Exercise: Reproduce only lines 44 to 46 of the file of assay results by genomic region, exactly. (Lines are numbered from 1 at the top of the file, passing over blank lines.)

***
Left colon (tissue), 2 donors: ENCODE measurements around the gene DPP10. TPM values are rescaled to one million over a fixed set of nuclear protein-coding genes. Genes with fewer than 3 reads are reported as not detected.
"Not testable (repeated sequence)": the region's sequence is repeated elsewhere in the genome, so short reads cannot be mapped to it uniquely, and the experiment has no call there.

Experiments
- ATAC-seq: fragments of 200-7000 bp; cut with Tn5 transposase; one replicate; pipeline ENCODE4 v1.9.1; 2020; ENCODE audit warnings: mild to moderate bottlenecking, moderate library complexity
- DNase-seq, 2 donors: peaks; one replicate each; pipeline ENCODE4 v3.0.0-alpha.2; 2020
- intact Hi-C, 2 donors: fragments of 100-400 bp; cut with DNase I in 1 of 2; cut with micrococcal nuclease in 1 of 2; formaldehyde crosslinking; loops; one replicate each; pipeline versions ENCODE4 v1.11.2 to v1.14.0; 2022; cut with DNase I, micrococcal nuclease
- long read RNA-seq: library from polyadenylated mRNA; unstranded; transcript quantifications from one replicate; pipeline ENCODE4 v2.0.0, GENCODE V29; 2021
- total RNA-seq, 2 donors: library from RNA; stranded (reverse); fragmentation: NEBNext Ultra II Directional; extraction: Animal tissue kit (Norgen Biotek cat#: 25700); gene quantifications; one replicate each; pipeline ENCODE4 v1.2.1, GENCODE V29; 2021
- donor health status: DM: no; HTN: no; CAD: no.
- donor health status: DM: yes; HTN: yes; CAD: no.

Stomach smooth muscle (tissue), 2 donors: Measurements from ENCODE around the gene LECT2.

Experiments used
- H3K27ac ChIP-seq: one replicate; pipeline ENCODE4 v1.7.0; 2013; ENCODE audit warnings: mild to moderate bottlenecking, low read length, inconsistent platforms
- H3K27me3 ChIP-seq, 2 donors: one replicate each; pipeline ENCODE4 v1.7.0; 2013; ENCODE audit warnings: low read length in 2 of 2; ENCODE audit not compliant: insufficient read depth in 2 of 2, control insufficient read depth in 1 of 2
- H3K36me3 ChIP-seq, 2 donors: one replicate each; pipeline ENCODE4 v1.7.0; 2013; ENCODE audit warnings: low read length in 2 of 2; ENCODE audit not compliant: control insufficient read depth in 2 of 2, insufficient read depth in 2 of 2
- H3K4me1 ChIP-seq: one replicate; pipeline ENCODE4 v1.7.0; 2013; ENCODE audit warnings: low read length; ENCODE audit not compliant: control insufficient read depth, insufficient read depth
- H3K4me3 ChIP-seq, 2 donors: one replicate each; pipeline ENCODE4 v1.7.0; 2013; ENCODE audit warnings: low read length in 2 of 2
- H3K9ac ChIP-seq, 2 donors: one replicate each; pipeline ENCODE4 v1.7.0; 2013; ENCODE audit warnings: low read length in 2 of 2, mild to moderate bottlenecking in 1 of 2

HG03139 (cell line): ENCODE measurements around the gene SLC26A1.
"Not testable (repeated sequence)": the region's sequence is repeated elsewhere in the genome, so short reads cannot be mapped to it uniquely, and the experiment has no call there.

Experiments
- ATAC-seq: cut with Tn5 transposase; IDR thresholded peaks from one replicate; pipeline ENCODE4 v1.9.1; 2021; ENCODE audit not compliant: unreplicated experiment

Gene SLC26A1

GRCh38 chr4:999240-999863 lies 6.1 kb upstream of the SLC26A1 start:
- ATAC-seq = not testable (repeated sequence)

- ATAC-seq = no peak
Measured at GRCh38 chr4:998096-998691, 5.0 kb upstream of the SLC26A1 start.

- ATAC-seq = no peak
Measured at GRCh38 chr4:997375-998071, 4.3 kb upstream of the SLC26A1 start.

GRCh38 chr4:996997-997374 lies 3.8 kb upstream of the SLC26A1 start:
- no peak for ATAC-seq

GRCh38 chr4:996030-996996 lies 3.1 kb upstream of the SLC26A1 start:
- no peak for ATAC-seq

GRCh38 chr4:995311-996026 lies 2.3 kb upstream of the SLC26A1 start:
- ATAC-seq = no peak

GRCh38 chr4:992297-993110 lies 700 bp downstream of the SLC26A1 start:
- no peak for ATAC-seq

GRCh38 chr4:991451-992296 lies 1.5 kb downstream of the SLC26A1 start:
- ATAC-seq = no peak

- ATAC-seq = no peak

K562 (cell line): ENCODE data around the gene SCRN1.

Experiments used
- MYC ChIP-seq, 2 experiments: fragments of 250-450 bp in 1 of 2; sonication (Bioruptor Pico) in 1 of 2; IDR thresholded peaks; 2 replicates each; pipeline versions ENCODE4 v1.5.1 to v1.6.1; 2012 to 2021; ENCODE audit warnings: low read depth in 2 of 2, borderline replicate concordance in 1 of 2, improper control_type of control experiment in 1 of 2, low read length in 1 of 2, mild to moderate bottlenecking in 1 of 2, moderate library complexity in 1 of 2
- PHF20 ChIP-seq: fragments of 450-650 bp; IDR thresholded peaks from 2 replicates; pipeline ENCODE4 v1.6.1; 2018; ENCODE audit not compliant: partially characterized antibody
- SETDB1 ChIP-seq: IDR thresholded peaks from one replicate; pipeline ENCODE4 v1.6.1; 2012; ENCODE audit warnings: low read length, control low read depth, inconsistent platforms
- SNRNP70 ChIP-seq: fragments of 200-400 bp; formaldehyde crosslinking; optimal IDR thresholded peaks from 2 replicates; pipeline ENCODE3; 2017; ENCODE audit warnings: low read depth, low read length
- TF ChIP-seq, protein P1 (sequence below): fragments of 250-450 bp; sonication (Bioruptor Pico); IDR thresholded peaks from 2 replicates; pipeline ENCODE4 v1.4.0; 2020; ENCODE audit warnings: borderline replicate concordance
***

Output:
- PHF20 ChIP-seq: fragments of 450-650 bp; IDR thresholded peaks from 2 replicates; pipeline ENCODE4 v1.6.1; 2018; ENCODE audit not compliant: partially characterized antibody
- SETDB1 ChIP-seq: IDR thresholded peaks from one replicate; pipeline ENCODE4 v1.6.1; 2012; ENCODE audit warnings: low read length, control low read depth, inconsistent platforms
- SNRNP70 ChIP-seq: fragments of 200-400 bp; formaldehyde crosslinking; optimal IDR thresholded peaks from 2 replicates; pipeline ENCODE3; 2017; ENCODE audit warnings: low read depth, low read length